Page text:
Food bank offers help on holidays and every day

Published on Thu, Nov 21, 2002 by Meg Olson

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Food bank offers help on holidays and every day

By Meg Olson

Six hunred families are signed up with the Blaine food bank. Every Tuesday between 200 and 250 of them come for a bag of groceries to get them through the week.

This week is a little different. Cranberry sauce and stuffing is tucked in with the bread and powdered milk, and a ten-dollar gift certificate for Cost Cutter. “We try and give them all the basics and the gift certificate is for them to buy a turkey or a ham or whatever their family might prefer for Thanksgiving,” said food bank president Sheila Connors.

Ensuring their clients have holiday meals at Christmas and Thanksgiving is a fall challenge for food bank volunteers. “This is food we purchase for the holidays through cash donations,” Connors said. “This is the time of year when cash donations really matter so we try and make sure each of the families who needs us is covered.”

It’s also a time of year where the food bank could use a bit of brawn. “We can always use volunteers,” Connors said. “So many of our volunteers are in their 70s and 80s. We could use a strong, young man to help us lift things.”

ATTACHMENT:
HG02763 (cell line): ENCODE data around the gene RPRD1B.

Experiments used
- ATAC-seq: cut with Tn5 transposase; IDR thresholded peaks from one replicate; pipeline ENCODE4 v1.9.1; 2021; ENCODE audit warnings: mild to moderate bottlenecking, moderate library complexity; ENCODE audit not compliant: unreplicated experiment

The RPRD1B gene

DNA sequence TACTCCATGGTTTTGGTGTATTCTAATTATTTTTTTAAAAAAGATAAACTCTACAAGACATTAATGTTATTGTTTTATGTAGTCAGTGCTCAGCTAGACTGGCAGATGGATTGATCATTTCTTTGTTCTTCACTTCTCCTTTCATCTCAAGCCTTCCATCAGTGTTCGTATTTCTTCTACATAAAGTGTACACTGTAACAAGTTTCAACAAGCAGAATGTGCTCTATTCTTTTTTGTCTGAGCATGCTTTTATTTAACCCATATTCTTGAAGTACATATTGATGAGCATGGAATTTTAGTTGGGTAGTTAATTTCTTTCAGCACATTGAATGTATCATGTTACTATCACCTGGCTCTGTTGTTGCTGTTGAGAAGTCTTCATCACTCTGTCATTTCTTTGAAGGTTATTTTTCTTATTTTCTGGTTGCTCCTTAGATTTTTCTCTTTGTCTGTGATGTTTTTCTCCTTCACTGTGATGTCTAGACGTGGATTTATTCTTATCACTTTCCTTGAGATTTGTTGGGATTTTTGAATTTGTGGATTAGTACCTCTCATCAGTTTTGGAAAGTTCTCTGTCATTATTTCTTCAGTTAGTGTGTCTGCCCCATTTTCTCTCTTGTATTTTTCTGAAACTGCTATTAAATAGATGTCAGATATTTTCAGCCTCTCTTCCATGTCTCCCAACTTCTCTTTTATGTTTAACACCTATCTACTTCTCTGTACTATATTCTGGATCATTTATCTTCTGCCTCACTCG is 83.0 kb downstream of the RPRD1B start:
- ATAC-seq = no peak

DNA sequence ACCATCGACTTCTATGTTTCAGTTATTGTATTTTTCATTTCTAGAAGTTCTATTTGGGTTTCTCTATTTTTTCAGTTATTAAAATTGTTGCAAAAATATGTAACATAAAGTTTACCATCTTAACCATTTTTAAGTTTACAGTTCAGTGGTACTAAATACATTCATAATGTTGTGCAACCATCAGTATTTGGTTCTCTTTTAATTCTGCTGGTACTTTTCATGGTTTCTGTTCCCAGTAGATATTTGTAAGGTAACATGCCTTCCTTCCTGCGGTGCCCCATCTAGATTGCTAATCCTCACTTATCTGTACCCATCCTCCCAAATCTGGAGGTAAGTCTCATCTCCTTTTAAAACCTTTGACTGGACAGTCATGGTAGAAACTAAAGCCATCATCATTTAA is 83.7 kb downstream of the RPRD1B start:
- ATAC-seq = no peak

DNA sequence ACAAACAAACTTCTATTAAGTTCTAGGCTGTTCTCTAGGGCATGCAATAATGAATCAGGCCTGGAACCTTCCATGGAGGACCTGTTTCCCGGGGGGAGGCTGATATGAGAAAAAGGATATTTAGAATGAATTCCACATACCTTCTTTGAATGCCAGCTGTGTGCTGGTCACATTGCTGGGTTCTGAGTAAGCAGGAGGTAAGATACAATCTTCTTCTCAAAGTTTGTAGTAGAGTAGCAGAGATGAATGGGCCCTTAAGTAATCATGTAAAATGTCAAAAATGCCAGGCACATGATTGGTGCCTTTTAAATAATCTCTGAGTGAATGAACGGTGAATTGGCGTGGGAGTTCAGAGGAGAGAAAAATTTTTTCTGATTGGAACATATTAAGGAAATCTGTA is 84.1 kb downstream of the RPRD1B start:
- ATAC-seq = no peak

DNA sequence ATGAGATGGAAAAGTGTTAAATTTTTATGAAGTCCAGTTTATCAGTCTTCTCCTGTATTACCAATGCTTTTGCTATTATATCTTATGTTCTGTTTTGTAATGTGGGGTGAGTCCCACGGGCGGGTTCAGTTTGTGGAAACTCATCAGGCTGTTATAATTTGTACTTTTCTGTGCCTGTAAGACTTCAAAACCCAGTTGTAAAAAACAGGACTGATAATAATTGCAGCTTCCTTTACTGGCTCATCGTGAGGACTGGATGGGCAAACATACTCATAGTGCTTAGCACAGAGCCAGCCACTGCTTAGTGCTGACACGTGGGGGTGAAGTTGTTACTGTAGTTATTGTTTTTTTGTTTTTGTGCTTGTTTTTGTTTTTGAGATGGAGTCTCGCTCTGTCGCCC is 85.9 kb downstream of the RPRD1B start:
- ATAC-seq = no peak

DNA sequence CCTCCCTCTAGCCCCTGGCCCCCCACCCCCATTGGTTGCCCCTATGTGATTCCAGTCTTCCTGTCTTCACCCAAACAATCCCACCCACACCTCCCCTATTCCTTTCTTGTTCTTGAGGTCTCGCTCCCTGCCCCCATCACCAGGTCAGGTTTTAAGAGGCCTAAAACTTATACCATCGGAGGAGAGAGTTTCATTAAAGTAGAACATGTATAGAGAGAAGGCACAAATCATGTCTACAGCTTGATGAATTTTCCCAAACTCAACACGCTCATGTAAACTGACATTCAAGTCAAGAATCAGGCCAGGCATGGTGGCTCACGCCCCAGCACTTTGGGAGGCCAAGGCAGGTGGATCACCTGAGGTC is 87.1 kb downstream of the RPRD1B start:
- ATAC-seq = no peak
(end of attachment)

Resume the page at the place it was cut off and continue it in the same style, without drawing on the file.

Anna Workentine has volunteered for eight years.

“This is my social life,” said Workentine. “It gives me a reason to get up in the morning. If I just sat at home looking at the four walls, I’d go star-craving mad.”

When the food bank opens its doors at 9 a.m. on Tuesday November 19, just two of the dozen volunteers are young. Neither of them are men.
“We get a lot of young people in here to work off community service hours,” said Food Bank manager John McParlin.

Chris Crystal, 17, has worked at the food bank on-and-off for two years.“I started doing community service here,” Crystal said. “But I liked it so I came back voluntarily.” Today, just under a dozen volunteers bring in food and repackage it to be picked up by hundreds of hungry families.
Connors said the food bank filled more demand over the holidays, but also had more resources, especially from local food drives and donations. “People think of us over the holidays, which we love and appreciate,” she said. “But there are other times when we need an influx and it isn’t there.” Summer can be rough, she said, with no food drives at the school and migrant laborers boosting the demand for service. “We can sign up 20 new families in a day and that’s when I notice we’re really stretched.”

Connors said the local food bank got half its resources through government programs and grants, while the other half comes from local donations. Two weeks ago an anonymous donor gave 125 40-pound boxes of frozen, cut chicken.

“Every week they will get a bag with canned goods and bread and a goodie bag, maybe with some spices, if we have extras,” Connors said. “We guarantee the staples. Produce is on a first come, first served basis. It’s all donated and doesn’t keep so we hand it out until it runs out.”

Connors said she was planning an outreach program to try and get local families and businesses to give Blaine’s hungry a gift that lasts all year by pledging a monthly donation to the food bank. “What some businesses don’t realize is that some of their own employees are among our working hungry,” Connors said. “Some women are trying to raise three kids while making $7.25 an hour and it can’t be done. Even though they have a job they can’t feed their children and pay for a roof over their heads. These days people would rather go hungry than homeless.”

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